Gilman Garrison House

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Gilman Garrison House in Exeter, New Hampshire

In 1709, the Gilman family built a garrison, or fortified structure, near the banks of the Squamscot River, where the family owned lucrative sawmills. The interior of this unusual building reveals walls constructed of massive sawn logs and a pulley above the main entrance that was used to operate a portcullis, or reinforced door. In the mid-eighteenth century, Peter Gilman substantially remodeled the house, adding a wing with elegantly paneled rooms.

Council room of Gilman Garrison House in Exeter, New Hampshire

Today, visitors experience the house as it was restored by William Dudley, the last owner of the house before Historic New England acquired it in 1966. Dudley created a museum of regional history through the lives of generations of Gilmans and other residents. His installation includes view ports that reveal the fascinating architectural evolution of the garrison house.


2013 Schedule
June 1, free admission
July 20
August 24
September 21
October 13
11:00 a.m. – 5:00 p.m.
Tours on the hour.  Last tour at 4:00 p.m.

The Gilman Garrison House is a Historic New England property.


Top photo: The Gilman Garrison House - In 1709, the Gilman family built a fortified structure across the river from the family saw mills. The house was built of sawn horizontal hemlock planks that were mortis and tenoned into oak posts on the first floor and dovetailed on the second floor. Circa 1770, Peter Gilman changed the aesthetic of the house from a low-ceilinged garrison into the fine Georgian-style house visible today. As a member of the King’s Council, Gilman needed a home in which he could conduct business and entertain. He added the two-story addition and even added an extra row of lights to each upper window sash to give the impression of grandeur from the outside. The twentieth century restoration of the house shows changing attitudes toward early American history.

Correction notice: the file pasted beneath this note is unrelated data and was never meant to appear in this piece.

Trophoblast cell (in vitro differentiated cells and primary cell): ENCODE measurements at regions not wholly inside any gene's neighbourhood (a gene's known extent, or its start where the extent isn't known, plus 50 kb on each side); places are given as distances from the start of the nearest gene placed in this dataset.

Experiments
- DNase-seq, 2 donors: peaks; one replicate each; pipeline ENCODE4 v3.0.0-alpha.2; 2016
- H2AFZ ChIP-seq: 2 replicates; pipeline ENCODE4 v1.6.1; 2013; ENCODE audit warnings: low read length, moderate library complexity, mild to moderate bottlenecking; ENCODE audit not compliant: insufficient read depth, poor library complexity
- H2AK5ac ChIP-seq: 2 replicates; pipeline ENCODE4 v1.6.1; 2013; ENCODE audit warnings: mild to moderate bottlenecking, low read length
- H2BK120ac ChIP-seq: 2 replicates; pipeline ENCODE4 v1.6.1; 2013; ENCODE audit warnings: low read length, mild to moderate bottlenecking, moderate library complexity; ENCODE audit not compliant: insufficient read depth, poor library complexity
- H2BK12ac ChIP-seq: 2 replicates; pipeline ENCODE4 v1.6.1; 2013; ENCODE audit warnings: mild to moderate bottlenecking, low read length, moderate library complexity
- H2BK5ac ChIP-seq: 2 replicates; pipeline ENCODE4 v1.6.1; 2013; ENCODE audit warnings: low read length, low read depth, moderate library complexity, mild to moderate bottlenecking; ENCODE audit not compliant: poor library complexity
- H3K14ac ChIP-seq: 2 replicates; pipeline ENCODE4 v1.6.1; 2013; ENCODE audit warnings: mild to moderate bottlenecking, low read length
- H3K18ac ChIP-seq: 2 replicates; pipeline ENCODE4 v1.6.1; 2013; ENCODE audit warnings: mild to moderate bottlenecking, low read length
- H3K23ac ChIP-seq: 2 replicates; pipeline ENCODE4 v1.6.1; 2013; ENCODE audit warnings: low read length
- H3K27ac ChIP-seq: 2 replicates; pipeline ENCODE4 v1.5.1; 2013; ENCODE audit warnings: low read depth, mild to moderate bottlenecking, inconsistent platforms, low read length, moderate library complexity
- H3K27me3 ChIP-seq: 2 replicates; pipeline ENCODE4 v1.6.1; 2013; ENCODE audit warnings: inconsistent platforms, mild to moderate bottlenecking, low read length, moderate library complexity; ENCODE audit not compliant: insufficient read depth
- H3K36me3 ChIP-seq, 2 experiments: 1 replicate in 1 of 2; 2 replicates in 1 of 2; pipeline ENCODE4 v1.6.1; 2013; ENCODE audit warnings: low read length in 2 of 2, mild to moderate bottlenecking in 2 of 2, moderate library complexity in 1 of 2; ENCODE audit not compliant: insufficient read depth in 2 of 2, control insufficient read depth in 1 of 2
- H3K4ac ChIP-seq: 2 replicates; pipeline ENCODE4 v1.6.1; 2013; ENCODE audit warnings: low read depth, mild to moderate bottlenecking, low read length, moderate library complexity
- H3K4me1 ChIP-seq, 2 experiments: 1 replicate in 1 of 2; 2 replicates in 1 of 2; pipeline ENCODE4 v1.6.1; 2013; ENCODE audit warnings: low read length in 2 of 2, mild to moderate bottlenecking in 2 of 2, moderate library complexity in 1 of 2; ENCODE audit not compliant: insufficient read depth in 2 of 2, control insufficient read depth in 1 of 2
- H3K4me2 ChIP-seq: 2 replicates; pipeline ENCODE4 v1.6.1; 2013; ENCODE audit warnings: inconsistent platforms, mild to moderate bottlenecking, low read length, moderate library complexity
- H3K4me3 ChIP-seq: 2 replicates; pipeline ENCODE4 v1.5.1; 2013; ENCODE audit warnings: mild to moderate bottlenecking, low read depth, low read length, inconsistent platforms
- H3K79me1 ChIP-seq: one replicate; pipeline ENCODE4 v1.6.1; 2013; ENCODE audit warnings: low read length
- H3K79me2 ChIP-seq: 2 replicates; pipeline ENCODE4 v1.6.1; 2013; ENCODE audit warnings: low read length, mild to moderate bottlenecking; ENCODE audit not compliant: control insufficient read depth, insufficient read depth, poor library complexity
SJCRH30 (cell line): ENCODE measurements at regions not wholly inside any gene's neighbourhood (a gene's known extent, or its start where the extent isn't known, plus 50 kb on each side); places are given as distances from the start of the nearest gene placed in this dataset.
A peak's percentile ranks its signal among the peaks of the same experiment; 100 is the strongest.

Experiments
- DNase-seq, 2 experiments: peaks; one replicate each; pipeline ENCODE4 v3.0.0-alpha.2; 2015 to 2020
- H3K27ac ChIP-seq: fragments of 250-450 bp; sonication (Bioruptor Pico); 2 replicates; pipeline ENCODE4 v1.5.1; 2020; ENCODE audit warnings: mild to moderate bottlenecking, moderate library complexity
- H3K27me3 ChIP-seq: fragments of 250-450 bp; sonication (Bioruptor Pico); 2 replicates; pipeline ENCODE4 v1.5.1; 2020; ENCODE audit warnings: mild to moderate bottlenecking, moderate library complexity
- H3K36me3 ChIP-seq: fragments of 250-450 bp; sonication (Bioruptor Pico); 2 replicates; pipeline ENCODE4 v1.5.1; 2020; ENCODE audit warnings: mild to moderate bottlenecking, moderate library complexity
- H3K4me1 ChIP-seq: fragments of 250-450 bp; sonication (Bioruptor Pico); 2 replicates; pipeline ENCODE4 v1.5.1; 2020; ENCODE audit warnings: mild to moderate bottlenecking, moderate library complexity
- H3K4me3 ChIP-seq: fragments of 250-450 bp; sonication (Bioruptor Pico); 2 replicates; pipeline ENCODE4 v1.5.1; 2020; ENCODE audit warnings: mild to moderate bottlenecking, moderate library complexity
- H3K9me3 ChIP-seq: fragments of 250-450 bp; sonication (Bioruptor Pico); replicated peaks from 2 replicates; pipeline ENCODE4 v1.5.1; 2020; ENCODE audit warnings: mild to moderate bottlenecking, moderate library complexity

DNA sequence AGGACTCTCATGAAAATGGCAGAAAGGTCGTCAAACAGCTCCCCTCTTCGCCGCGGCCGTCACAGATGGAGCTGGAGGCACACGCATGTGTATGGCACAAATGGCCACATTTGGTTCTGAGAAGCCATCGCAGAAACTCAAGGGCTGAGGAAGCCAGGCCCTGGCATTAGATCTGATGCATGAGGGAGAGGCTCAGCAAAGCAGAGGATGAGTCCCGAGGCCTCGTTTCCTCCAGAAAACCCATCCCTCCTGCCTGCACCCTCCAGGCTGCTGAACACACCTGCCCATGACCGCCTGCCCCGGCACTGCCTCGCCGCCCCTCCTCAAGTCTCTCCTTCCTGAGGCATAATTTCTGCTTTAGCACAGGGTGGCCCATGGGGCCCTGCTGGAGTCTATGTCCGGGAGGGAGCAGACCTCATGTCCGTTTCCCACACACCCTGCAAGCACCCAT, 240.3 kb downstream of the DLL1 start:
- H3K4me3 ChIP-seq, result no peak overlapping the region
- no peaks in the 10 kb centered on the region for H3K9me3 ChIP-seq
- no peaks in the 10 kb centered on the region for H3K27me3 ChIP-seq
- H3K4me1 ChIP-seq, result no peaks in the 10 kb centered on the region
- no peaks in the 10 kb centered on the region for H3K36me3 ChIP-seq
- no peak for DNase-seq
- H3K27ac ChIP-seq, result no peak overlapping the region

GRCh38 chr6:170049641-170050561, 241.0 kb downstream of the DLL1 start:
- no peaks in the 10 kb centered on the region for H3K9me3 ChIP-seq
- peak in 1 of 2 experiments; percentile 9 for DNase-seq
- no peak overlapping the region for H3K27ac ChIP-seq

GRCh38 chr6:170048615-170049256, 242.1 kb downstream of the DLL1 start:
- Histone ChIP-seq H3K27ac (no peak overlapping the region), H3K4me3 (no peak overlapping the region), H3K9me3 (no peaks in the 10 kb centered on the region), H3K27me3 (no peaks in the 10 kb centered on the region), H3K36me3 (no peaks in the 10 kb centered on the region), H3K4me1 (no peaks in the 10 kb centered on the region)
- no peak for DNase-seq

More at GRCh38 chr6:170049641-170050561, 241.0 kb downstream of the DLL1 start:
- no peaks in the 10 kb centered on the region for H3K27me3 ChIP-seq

Bottom photo: Council room - William Dudley, a Gilman descendant, began a restoration of the house in the mid-twentieth century. He created a council room in Peter Gilman’s front parlor and emphasized Exeter’s role as the Revolutionary capital of New Hampshire. Although Peter Gilman remained loyal to the crown during the Revolution, as the portraits of King William and Queen Mary attest, the townspeople of Exeter were fond enough of him to appoint him Town Moderator. William Dudley created a museum of Exeter and Gilman family history through the story of the garrison.